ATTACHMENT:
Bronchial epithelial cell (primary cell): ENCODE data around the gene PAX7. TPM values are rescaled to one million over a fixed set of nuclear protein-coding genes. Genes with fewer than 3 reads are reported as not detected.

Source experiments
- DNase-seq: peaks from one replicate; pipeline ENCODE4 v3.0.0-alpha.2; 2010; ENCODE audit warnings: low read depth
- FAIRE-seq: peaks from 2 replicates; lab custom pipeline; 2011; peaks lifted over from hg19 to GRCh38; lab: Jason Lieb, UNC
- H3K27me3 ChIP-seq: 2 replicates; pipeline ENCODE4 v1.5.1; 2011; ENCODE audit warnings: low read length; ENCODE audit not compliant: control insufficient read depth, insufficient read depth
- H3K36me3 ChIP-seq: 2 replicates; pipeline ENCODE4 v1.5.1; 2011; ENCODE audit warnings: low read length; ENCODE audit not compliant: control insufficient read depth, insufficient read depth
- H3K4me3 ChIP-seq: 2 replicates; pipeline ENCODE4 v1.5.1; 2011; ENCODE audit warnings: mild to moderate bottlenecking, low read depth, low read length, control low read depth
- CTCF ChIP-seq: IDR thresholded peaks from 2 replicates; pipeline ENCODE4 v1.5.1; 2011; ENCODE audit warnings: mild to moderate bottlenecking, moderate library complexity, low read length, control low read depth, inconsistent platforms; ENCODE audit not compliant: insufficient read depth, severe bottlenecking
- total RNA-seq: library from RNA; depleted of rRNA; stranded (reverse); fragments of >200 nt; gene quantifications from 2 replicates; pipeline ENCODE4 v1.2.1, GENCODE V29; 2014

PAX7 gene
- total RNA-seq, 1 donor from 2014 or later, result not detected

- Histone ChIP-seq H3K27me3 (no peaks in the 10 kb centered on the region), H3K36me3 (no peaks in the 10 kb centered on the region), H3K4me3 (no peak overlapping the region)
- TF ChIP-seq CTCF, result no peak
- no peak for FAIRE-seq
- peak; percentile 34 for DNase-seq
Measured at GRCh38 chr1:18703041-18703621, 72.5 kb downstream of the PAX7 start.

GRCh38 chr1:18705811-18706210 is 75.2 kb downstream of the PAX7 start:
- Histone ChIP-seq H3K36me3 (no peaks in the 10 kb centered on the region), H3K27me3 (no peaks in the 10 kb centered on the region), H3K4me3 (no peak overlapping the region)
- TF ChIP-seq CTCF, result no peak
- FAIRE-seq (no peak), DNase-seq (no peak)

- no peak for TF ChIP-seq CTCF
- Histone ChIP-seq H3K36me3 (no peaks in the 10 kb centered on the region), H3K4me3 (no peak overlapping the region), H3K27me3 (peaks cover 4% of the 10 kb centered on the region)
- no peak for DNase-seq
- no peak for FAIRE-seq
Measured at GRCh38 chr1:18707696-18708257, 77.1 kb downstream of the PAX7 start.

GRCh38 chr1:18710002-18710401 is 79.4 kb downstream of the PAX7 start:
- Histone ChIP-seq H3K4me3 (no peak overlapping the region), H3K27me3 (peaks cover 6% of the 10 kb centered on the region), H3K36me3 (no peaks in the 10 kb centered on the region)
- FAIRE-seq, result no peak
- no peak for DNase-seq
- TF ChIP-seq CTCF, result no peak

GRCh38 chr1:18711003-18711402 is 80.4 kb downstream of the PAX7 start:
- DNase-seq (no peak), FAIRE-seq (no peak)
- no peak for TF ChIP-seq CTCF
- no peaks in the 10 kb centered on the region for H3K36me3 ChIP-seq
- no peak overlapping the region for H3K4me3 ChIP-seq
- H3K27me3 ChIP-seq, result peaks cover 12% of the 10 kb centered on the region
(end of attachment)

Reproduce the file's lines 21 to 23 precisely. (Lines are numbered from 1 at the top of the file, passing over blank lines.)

- no peak for TF ChIP-seq CTCF
- Histone ChIP-seq H3K36me3 (no peaks in the 10 kb centered on the region), H3K4me3 (no peak overlapping the region), H3K27me3 (peaks cover 4% of the 10 kb centered on the region)
- no peak for DNase-seq